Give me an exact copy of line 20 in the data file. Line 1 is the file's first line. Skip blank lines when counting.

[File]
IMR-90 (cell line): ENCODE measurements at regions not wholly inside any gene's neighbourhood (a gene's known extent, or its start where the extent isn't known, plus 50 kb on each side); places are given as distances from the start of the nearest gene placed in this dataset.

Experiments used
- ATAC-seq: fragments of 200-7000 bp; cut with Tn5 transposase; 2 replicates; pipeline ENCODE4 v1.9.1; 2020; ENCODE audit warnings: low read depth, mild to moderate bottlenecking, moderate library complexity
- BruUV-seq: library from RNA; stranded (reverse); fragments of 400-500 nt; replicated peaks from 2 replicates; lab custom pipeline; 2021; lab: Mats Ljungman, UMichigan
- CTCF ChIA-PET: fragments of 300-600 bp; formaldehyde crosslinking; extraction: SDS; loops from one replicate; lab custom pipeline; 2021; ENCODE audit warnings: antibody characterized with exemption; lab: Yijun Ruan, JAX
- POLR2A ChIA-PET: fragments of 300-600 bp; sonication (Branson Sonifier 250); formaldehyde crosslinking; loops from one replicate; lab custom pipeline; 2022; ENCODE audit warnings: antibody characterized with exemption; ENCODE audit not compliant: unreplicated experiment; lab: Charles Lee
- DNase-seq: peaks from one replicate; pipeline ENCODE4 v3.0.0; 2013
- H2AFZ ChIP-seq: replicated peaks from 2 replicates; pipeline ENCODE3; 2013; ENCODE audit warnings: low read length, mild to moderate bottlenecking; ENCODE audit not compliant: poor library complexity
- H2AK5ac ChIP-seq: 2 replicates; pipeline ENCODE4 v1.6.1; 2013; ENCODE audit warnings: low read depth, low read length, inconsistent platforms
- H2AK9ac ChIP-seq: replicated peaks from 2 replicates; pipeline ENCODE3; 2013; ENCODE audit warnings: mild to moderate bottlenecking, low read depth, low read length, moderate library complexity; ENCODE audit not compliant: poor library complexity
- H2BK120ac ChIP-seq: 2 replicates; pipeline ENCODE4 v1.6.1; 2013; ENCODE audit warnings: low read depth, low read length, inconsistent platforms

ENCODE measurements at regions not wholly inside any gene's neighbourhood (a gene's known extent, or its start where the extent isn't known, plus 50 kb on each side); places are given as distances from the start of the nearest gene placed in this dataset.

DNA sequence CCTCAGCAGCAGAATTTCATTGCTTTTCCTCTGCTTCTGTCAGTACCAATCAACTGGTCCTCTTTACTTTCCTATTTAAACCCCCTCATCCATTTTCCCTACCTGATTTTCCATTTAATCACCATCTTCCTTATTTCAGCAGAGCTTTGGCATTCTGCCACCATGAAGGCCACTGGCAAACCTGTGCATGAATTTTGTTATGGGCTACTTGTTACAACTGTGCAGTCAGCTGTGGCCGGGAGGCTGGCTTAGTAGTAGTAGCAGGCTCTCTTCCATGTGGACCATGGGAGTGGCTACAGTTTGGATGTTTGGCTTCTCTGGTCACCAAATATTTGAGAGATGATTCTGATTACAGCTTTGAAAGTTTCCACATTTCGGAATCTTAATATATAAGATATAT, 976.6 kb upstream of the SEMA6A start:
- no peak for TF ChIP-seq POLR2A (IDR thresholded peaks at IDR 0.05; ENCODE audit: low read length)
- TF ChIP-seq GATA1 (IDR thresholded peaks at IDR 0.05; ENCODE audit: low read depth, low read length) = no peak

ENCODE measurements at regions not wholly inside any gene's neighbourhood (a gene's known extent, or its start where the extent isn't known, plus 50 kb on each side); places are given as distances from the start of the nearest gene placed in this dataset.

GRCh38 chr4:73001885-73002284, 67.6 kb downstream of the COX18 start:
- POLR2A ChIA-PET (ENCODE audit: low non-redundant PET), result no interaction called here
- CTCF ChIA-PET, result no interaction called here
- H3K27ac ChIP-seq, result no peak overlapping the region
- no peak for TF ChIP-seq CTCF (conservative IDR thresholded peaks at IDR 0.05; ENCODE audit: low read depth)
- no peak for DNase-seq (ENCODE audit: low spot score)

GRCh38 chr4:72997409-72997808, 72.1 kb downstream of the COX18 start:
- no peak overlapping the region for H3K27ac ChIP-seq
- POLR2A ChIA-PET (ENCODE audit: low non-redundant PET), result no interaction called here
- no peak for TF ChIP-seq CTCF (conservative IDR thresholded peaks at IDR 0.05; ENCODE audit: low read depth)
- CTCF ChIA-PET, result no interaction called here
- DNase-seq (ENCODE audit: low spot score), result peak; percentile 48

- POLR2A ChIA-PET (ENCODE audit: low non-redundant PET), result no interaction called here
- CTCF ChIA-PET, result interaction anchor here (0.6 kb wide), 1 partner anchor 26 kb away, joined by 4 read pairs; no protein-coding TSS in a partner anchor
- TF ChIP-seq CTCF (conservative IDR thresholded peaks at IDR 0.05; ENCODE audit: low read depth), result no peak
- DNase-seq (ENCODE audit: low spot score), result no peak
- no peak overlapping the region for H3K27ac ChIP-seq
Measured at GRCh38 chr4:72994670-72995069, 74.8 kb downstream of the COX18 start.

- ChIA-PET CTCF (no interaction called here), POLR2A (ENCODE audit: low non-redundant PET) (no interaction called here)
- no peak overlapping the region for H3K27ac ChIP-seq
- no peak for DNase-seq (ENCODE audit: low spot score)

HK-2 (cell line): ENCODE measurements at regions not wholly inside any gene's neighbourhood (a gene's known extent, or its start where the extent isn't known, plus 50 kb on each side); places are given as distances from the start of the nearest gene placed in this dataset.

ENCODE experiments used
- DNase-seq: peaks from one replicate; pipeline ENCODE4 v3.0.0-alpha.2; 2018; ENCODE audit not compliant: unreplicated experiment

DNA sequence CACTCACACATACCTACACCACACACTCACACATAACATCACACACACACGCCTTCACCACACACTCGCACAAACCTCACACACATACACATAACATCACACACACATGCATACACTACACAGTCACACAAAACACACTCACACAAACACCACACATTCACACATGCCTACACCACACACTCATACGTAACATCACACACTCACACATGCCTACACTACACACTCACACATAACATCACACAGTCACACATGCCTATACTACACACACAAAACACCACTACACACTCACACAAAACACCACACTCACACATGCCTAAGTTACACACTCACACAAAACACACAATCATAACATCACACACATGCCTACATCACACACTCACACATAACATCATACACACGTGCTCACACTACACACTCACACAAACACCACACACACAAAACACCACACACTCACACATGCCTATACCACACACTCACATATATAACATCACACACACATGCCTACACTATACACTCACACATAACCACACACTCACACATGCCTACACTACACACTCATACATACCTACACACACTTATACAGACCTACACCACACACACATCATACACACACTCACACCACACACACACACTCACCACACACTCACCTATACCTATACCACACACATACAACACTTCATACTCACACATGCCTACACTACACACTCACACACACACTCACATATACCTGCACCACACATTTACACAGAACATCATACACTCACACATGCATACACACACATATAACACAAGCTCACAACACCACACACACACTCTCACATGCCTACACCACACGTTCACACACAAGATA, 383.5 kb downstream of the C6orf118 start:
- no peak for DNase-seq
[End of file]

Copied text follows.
- H3K27ac ChIP-seq, result no peak overlapping the region